For flow cytometry, cells were first collected by a cell scraper after treating with enzyme-free cell dissociation buffer containing EDTA for 5 min and further dissociated with TrypLE enzyme for 6 min at 37 °C. Single live cells in suspension were filtered through a 70-μm strainer adjusted to a density of approximately 106 cells/mL in staining buffer (1% bovine serum albumin, 0.075% sodium azide) and incubated with CD90-PE (1:50 dilution), CD44-PE (1:100 dilution), or an isotype control for 1 h protected from light. Cells were washed twice with staining buffer and stained with 7-aminoactinomycin D reagent to exclude dead cells. Events were recorded using the Accuri C6 platform (BD Bioscience) using the standard laser configuration and the following optical filters: 533/30, 585/40, 670 LP, and 675/25. Single color or fluorescence minus one control samples containing an equivalent volume of diluent were included to set analysis gates and to threshold background autofluorescence. Samples stained with the IgG isotype control (12-4031-82) were used to determine non-specific antibody binding. All antibodies were obtained from Thermo Fisher Scientific.

5-Methylcytosine and 5-hydroxymethylcytosine quantification

Genomic DNA was isolated as described above (see the “Targeted bisulfite-PCR and promoter methylation analysis” section), aliquoted, and diluted to 10 ng/μL. Global 5-methylcytosine or 5-hydroxymethylcytosine levels were assessed from 75 to 150 ng of total gDNA using 5-mC DNA ELISA Kit or Quest 5-hmC DNA ELISA Kit (Zymo Research), according to the manufacturers’ recommendations. Briefly, percent 5-mC or 5-hmC was interpolated from a five-point standard curve and adjusted based on the CpG dinucleotide density of the reference genome assembly for the species under investigation.

Statistical analysis

Sample sizes and statistical method specific to each figure are denoted in figure legends. All statistical analyses and plotting were performed using R statistical software (version 3.5.0, The R Foundation for Statistical Computing, Vienna, Austria). A P value less than 0.05 was considered statistically significant. Experiments were not randomized, and no statistical method was used to predetermine sample size. When two groups were compared, an unpaired t test or, if assumptions of normality and homoscedasticity were violated, a Mann-Whitney test was performed. For multiple group comparisons, either one-way analyses of variance (ANOVA) or the non-parametric Welch’s ANOVA was applied. A two-way ANOVA was performed on datasets with two grouping variables. Where significance existed for a grouping factor, Tukey or Dunn post hoc methods were carried out to determine significant differences between group means. For correlation analyses, the linear association between RT2 Profiler qPCR array expression datasets was computed using the non-parametric Kendall rank correlation coefficient. Principal component analysis was performed using the PCAtools package, and heatmaps were generated using the pheatmap package [49, 50].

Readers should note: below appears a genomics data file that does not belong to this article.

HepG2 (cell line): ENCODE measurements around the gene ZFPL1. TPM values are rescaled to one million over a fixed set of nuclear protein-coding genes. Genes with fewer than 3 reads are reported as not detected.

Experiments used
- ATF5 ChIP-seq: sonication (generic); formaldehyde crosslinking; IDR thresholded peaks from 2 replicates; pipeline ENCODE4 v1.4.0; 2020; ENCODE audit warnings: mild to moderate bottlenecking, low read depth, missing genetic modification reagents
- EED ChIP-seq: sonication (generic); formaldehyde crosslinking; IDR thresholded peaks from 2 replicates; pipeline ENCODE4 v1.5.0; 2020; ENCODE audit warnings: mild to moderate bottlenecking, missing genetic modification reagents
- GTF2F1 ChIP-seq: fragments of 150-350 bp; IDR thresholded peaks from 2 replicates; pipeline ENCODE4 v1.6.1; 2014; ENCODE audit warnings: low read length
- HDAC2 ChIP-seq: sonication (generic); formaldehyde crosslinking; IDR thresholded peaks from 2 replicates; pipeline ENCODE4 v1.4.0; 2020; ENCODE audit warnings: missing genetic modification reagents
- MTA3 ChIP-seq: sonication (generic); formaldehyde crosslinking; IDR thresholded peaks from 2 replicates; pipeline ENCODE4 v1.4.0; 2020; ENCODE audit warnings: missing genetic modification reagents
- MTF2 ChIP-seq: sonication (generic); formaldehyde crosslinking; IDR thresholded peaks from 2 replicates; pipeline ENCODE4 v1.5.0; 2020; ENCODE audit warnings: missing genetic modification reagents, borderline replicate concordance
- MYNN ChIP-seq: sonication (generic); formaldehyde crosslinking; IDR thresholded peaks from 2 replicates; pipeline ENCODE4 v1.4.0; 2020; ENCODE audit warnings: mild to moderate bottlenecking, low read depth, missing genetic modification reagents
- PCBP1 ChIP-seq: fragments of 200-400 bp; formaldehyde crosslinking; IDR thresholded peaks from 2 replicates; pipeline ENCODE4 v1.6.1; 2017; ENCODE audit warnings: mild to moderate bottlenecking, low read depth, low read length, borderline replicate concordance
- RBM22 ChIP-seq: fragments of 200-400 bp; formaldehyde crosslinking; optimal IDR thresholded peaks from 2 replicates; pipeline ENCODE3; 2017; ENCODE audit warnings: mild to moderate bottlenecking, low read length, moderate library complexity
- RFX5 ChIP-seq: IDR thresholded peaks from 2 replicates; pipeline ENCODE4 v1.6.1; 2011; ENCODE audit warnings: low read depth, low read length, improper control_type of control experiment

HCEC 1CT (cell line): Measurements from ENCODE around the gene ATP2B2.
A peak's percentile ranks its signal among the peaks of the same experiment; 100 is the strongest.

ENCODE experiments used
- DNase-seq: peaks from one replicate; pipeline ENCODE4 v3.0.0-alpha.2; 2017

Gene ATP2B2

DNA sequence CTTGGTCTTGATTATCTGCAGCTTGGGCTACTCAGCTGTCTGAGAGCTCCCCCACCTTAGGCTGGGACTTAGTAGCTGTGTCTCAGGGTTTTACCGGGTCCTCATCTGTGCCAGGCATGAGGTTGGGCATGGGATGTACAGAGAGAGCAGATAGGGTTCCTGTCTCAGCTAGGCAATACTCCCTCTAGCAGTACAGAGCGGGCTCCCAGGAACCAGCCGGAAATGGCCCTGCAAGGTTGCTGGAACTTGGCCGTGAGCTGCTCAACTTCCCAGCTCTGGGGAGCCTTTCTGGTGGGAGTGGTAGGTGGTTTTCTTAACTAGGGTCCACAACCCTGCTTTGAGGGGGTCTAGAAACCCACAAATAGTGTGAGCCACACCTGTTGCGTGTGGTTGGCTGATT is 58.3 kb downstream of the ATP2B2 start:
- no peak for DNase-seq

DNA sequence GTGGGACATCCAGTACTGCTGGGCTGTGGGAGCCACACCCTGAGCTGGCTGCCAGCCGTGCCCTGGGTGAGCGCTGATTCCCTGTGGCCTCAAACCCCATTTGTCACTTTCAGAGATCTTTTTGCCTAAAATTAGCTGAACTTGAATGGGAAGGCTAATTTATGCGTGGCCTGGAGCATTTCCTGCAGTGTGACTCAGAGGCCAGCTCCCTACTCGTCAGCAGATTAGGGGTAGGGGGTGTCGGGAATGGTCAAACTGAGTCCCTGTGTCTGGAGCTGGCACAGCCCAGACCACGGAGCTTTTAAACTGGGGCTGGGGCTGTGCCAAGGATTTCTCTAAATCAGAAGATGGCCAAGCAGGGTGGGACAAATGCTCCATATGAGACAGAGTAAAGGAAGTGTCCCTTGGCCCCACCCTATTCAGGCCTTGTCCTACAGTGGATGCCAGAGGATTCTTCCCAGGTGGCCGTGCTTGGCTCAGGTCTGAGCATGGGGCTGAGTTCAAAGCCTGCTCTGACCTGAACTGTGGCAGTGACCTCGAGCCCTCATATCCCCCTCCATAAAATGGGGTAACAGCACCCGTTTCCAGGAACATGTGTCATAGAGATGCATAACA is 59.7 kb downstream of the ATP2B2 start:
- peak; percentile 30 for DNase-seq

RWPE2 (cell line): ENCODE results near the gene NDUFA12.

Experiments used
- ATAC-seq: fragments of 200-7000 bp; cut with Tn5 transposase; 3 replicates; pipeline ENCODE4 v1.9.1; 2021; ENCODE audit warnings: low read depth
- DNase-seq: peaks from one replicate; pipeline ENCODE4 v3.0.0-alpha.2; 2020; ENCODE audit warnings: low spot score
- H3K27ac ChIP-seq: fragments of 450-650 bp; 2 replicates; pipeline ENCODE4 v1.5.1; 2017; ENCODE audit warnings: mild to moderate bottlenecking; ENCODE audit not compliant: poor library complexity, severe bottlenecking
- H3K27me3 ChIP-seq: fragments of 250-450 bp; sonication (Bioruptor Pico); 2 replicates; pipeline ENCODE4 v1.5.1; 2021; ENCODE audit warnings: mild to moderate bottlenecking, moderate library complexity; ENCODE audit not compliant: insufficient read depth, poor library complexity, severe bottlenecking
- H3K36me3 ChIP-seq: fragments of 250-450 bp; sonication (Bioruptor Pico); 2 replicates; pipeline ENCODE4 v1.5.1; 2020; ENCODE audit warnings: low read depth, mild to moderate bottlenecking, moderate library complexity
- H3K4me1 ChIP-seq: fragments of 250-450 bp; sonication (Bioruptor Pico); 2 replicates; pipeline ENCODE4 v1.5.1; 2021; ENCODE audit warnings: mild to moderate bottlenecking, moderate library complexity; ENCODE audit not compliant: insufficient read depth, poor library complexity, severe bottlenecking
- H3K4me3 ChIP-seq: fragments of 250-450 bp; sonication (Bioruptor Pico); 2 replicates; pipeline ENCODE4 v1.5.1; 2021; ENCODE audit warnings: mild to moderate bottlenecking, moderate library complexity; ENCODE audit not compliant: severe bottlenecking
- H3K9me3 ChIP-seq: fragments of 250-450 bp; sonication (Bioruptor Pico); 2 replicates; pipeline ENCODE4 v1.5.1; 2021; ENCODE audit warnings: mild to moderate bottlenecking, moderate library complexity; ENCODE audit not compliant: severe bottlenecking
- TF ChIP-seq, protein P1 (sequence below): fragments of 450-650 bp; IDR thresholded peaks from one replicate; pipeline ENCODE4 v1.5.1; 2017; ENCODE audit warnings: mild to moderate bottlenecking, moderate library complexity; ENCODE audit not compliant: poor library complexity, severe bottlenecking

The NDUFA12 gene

Adult canine fibroblasts are refractory to transcription factor-mediated reprogramming

Limited progress has been reported in canine cellular reprogramming, in contrast to the rapid acceleration of iPSC technologies in primates and rodents. Moreover, the contribution of numerous cellular pathways or molecular processes, such as DNA methylation, as barriers to canine pluripotency induction and maintenance has yet to be explored. We established canine partially reprogrammed (cPR) cell lines in a previous attempt to reprogram canine adult fibroblasts (cAFs) with the CytoTune-iPS Sendai vectors. Interestingly, cPR lines could be scaled for greater than 20 passages in feeder-free culture with MEF-conditioned cESC medium (KOSR/LIF/FGF2) permitting the derivation of clonal lines from independent transductions. However, the cPR lines produce heterogeneous cultures consisting of colonies with compact centers and include cells positive for SSEA4, a marker of pluripotent cESCs [45], surrounded by cells with bipolar morphology (Supplemental Figure 1A). We explored to what extent cPR clones achieve promoter demethylation and expression of core pluripotency transcription factors. RT-qPCR analyses show that cPR clones have greater expression of the canine POUF51/OCT4 homologue compared to adult fibroblasts (Supplemental Figure 1B, P < 8.82 × 10−3). However, the transcript abundances for NANOG were not different compared to adult fibroblasts (P > 0.61), and SOX2 was only significantly upregulated in the cPR-L6 line (Supplemental Figure 1B, P = 9.81 × 10−4).